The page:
Crane Country Day School’s Flexible Approach

Crane Country Day School's Flexible Approach, originally published in Santa Barbara Independent on November 19, 2020.

Crane Country Day School’s Flexible Approach, originally published in Santa Barbara Independent on November 19, 2020.

Montecito Campus Embraces Its Outdoor Superpowers

Being a school administrator has always required balancing the needs of families, staff, and students. But in 2020, it’s more like being a tightrope walker. Very early on in the pandemic, Crane Country Day School’s head of school and chief plate spinner, Joel Weiss,
decided that a dual approach (online and on-campus) would make the most sense for his families — if, of course, there was any way of pulling it off.

“For us, it was trying to be honest but also respectful to the situations that every family really is unique,” said Weiss. “There are new rules every two weeks, and it’s just constantly changing. So having that two-pronged approach, though it’s exhausting to implement, at the same time it’s a really flexible approach.”

Crane’s back-to-school plan organized each grade into smaller groups for less exposure. For example, the 3rd grade has 22 students: 18 on-campus students are split into two cohorts of nine, each with their own teacher and dedicated indoor and outdoor spaces. The other four online students also have their own teacher, who is physically with one of the two cohorts, making sure that they still have a social connection with their
classmates, and doing much of the same work.

That ability to use the outdoor classes is what Weiss described as “Crane’s superpower
that we wanted to maximize. That’s our strong suit.” Crane has always been an indoor/outdoor school, and Weiss worked closely over the summer with Director of Development Debbie Williams, who took the lead on designating and constructing 23
unique outdoor learning spaces. With names like Pythagorean Patio, Morning Meadow, and Laureates’ Landing, they are distributed across Crane’s 12-acre campus.

“Part of it was training ourselves to see teaching spaces where maybe prior you saw utility spaces and nature spaces,” said Weiss. Each grade now has at least two indoor spaces and outdoor spaces with fun layouts designed to deliver the education program in a physically distanced, safe manner. It even lets the kids relax a little.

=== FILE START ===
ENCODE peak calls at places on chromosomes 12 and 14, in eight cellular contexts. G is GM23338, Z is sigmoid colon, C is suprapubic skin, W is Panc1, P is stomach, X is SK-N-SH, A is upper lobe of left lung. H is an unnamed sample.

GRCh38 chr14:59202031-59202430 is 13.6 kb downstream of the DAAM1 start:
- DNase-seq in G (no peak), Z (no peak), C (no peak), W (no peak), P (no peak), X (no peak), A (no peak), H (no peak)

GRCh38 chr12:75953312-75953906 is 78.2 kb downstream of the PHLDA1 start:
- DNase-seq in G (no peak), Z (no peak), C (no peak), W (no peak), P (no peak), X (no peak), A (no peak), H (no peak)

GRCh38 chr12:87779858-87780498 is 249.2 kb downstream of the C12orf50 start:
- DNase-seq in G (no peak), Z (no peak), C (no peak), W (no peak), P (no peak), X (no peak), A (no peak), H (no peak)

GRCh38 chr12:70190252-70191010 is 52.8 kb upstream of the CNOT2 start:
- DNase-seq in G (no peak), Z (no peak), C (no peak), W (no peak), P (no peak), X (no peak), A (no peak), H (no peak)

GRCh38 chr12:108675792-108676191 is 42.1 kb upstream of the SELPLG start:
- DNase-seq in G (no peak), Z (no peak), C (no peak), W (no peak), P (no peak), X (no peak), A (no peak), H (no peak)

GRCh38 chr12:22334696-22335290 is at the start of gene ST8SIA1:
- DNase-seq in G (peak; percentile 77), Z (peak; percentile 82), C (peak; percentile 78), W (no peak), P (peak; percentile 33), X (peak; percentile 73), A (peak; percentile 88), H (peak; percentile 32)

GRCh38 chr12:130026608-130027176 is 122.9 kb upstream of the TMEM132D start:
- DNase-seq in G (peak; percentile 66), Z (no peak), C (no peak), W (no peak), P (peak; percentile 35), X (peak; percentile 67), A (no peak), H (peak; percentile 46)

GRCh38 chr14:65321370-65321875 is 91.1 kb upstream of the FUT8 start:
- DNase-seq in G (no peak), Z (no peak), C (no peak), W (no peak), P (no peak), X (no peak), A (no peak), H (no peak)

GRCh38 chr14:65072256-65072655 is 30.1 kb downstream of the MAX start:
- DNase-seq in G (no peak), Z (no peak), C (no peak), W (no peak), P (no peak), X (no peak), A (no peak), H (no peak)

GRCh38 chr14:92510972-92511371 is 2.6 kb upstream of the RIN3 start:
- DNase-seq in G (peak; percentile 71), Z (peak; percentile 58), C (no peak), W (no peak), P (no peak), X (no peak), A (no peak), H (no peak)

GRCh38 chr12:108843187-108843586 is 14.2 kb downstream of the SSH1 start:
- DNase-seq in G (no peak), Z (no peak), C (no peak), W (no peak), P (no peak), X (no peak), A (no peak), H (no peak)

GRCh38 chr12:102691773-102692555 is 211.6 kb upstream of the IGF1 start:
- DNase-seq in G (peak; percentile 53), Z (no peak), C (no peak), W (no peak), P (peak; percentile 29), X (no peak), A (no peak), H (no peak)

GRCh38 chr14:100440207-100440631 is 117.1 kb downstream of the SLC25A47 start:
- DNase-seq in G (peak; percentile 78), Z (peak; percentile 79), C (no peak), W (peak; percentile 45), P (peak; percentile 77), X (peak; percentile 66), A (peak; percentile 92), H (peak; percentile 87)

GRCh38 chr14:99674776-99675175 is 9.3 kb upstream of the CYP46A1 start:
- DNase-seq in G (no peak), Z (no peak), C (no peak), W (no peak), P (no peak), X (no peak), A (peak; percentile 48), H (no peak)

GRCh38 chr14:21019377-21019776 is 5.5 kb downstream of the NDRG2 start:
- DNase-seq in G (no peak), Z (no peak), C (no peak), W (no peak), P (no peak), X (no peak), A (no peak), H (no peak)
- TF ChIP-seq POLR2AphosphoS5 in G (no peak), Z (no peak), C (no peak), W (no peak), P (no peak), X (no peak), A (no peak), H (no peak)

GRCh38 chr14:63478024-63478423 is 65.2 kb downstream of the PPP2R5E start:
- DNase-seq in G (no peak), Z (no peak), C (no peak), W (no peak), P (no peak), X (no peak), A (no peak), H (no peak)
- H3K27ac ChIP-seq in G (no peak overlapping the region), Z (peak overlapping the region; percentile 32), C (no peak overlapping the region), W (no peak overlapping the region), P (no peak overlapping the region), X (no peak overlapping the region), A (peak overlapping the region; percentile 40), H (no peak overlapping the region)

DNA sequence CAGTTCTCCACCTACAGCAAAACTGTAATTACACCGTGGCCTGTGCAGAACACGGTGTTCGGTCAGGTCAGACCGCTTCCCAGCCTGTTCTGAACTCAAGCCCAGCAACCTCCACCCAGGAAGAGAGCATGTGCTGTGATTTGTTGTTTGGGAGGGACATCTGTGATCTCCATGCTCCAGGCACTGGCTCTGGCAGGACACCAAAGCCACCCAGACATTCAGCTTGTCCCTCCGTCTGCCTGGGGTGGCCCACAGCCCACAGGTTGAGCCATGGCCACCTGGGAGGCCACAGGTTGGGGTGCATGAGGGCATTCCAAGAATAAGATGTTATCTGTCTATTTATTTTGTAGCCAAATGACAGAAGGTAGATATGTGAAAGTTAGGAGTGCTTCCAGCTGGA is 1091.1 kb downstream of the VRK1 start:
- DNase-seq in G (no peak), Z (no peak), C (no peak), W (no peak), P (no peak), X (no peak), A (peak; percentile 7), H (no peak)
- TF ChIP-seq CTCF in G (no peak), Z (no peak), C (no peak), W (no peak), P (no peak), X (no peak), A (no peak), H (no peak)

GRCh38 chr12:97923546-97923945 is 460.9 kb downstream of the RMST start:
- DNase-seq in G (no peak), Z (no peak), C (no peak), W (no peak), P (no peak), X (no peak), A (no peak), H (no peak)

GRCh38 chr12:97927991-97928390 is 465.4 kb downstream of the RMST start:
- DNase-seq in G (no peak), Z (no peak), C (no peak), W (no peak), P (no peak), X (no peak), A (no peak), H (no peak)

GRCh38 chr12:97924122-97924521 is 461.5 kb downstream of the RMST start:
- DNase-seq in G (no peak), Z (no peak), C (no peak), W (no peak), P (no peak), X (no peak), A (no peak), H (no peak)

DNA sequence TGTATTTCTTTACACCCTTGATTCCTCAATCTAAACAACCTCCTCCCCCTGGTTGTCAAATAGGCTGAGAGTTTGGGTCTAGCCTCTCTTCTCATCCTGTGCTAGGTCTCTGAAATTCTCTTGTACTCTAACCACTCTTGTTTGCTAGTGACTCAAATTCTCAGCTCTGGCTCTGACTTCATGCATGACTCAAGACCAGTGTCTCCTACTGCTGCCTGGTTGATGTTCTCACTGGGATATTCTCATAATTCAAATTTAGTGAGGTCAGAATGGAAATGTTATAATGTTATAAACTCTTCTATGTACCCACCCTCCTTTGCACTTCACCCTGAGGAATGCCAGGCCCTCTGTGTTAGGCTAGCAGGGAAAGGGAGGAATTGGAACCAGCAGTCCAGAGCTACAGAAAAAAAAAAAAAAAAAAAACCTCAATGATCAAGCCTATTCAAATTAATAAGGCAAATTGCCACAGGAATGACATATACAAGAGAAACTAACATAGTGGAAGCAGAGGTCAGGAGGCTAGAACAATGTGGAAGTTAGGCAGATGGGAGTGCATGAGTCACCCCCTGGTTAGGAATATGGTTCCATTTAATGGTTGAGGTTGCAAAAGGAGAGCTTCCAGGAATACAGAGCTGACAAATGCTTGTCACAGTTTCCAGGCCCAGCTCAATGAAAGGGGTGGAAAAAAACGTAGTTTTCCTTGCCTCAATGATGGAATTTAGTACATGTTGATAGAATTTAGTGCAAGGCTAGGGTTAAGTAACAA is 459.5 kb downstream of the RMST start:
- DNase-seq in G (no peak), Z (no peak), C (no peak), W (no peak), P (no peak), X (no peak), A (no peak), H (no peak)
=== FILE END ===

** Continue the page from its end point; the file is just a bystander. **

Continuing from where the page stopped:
“We have just dumped eight buckets of rules on these kids,” said Weiss. “Kids used to be kids. They were given freedom to be wacky, and now it’s like, ‘Don’t walk here; walk there; don’t touch your face; put the mask on; stay six feet away,’ and on and on and on. So much effort is going into maintaining systems for safety that the outdoors is a little bit of a chill time. We’re trying to introduce a fun factor to all of this that feels kid-centered and lighthearted.”

SB Independent Cover, Schools of Thought, November 19, 2020.

SB Independent Cover, Schools of Thought, November 19, 2020.

Originally published in the Santa Barbara Independent on November 19, 2020. To read the section as it appeared in print, please click here.

 

Big Learning on the Littlest Little Farm

Big Learning on the Littlest Little Farm, originally published in Santa Barbara Independent on November 19, 2020.

Big Learning on the Littlest Little Farm, originally published in Santa Barbara Independent on November 19, 2020.

O’Connor Family and AHA! Engage Students on a Hope Ranch Annex Property

Organic farming utilizes the interconnectedness of nature, but an even more bountiful example of community connectedness has sprung to life on the Littlest Little Farm.

Tucked away in the Hope Ranch Annex neighborhood, this dynamic collaboration brings together teens from AHA! to work alongside two facilitators/farming educators to create, maintain, and grow a biodynamic farm. And it all takes place at the home of Laurel and Matt O’Connor, who host the farm in what is literally their backyard, working alongside the team to turn a little less than half an acre of “hard pan dirt” into an impressive urban farm.

Along with revitalizing the land, the Littlest Little Farm has also sparked something special in the teens. “At the beginning of the program, I’ll admit I was reluctant to join because I’m normally not someone who enjoys the outdoors,” said Owen Hubbell, a senior at San Marcos High. “But the amazing facilitators and environment allowed me to enjoy the outdoors more than I ever have before. I was able to learn about the value of nature and the value of taking care of it. Not only that, but I also learned the science of farming, which was very eye-opening to me, because I was never aware of the amount of work that goes
into farming. The feeling of watching something grow and develop, and to do it with a community of people I trust, is a gift I will never forget.”